I don't know that Elijah Craig Barrel Proof was ever an overlooked Bourbon, but ever since last year's B517 being named "Whisky of the Year" by Whisky Advocate, its popularity has certainly jumped. I've chased down the Barrel Proof releases since I was introduced to it since back in 2014 (134.8 proof, now referred to B514).
If you're unfamiliar with what the letters and numbers mean, it boils down to the release date. Elijah Craig Barrel Proofs are released three times a year. A is the first release of the year, B the second, and C the third. The numbers are the date. To decode the award-winning B517, it was the second release of the year and was released May 2017.
Today I'm cracking open C916 at 136.0 proof. Decoding this means it was the third release of the year and was from September 2016.
In the glass, the color was a very dark, rich brown. It left a very watery rim and thin, fast legs that raced back to the pool.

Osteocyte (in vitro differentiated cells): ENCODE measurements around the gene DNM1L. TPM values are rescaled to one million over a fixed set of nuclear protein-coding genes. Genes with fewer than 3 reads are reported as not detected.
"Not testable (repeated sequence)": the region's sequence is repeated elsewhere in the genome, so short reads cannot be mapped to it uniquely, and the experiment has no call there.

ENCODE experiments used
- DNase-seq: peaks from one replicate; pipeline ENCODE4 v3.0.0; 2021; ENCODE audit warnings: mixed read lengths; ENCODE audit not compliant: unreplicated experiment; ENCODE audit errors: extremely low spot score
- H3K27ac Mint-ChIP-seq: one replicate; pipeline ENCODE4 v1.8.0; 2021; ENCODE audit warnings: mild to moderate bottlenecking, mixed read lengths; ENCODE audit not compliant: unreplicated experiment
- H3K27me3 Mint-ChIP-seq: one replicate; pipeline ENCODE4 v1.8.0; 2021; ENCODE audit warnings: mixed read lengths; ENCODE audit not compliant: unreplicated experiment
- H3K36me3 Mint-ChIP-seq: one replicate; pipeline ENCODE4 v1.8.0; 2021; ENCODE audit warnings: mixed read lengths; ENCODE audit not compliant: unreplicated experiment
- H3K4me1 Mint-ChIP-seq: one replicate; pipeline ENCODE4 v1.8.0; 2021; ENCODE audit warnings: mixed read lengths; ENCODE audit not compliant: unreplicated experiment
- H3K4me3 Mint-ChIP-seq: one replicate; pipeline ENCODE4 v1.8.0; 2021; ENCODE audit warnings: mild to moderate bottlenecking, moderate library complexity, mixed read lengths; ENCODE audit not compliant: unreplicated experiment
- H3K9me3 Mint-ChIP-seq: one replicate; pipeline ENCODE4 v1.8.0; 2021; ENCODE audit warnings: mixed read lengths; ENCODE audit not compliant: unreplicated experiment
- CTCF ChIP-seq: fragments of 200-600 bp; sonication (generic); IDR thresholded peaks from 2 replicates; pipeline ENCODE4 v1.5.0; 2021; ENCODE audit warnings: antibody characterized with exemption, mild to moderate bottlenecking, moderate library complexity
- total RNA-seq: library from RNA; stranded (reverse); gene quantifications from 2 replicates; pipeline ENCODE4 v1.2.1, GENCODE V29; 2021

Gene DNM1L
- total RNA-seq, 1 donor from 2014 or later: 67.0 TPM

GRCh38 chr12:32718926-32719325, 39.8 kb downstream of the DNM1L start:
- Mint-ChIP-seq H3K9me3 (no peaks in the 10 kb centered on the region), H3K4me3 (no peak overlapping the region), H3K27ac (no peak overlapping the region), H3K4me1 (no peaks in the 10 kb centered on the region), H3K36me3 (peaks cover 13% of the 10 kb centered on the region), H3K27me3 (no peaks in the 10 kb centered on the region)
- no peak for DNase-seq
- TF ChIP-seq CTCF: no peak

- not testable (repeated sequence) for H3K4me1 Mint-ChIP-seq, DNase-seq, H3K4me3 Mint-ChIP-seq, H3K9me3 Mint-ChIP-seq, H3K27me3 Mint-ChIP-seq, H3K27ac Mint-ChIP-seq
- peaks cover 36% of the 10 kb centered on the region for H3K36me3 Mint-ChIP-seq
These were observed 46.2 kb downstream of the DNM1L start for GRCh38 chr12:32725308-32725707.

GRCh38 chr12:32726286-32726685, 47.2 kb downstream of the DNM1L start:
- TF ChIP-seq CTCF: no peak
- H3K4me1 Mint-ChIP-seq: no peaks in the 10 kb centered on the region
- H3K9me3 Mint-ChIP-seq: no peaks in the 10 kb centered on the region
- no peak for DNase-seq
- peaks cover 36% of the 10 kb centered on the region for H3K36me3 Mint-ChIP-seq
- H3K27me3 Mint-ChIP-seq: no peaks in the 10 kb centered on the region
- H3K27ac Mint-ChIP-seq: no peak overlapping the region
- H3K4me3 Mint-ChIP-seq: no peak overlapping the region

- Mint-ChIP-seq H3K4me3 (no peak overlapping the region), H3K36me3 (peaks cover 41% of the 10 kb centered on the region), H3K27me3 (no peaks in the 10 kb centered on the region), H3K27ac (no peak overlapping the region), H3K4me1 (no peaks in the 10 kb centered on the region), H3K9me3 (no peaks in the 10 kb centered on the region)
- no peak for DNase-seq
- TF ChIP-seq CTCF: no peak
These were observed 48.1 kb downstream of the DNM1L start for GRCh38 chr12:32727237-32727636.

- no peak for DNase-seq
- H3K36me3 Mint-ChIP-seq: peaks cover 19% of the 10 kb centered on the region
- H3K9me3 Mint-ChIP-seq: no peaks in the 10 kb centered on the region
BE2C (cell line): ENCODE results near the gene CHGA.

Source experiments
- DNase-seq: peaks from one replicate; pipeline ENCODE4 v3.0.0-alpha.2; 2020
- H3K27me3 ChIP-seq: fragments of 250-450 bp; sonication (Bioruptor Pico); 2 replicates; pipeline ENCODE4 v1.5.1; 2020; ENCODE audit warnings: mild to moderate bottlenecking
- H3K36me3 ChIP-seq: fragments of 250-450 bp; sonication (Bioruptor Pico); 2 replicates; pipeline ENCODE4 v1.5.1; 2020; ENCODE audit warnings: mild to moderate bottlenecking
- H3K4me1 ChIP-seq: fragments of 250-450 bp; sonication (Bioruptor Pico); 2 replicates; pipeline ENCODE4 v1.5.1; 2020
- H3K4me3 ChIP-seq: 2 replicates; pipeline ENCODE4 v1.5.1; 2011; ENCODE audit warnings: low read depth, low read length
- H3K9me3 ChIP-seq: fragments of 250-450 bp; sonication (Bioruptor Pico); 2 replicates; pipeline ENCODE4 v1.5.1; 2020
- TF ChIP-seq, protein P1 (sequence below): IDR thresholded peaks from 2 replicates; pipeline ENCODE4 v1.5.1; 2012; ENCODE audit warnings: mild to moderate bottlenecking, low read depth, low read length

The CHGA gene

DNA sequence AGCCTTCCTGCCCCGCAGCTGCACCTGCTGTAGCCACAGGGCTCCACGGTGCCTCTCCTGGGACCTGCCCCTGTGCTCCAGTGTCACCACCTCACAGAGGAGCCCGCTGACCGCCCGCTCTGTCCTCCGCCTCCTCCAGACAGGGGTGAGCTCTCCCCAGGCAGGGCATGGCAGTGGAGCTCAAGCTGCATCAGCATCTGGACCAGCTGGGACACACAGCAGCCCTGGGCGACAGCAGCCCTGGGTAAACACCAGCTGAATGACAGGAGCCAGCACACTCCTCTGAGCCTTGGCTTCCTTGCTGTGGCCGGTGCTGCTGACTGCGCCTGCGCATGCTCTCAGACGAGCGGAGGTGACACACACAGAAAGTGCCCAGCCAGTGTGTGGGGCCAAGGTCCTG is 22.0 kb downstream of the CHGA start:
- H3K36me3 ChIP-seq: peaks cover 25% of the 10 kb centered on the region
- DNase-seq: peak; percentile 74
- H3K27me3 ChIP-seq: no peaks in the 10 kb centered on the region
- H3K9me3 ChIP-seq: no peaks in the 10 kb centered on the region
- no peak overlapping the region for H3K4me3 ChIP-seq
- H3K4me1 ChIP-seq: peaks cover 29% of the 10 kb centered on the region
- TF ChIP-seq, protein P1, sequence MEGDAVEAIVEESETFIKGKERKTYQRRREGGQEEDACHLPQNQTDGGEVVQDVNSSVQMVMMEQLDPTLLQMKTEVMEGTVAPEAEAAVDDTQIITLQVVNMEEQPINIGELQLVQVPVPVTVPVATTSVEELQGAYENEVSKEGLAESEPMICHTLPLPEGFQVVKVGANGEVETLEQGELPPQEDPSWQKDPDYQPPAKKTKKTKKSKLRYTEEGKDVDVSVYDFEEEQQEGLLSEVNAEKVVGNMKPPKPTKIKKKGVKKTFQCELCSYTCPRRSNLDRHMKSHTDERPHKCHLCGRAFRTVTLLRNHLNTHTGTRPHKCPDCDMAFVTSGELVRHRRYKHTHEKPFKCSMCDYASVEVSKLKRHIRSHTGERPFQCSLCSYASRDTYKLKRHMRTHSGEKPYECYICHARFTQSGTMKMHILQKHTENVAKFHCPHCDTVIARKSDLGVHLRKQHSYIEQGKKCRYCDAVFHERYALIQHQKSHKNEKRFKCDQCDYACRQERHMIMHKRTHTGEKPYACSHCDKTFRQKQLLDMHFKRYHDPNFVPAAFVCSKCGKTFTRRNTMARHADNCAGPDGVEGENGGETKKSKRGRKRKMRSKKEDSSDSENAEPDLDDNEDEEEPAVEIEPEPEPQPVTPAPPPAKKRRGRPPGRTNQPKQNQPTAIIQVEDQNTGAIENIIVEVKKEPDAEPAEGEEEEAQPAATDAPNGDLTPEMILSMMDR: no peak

I kept the glass about two feet from me and even at that distance, caramel was thick in the air. I let it sit for about ten minutes before nosing it just to let the fumes evaporate. Holding my glass at chin level gave aromas of oak and caramel. When raised to lip level, the caramel remained and it was joined by a hint of citrus and stone fruit. Just under the nostrils, the caramel faded and citrus gained slightly and the stone fruit dominated. Inhaling through my lips was pure orange.
The mouthfeel was thin and oily. It can't be described as coating, although it completely left tingles from my lips to the back of my throat. Flavors of corn and stone fruit were up front, followed by oak, and caramel. The back of the palate found clove and black pepper.
The finish was almost all stone fruit that kept the mouth watering. It mostly resembled cherry and plum. Despite the high proof and the tingling in my mouth, there was relatively little burn, which makes casual sipping easier than you'd guess.
There was so much happening on the palate that I opted to add two drops of water to see how it would change. Remember how strong the caramel on the nose was? It exploded with water. The mouthfeel became thinner but the oiliness went away. Many of the flavors were muted, except it gained a nutty quality. Toasted oak took over the finish.
BOTTLE, BAR or BUST: I try hard to keep an open mind with Elijah Craig. Saying that C916 is one of the better Barrel Proof releases. At the original $60 some-odd, it is an absolute Bottle. Secondary market prices are $75 - $85 and would still be a great buy.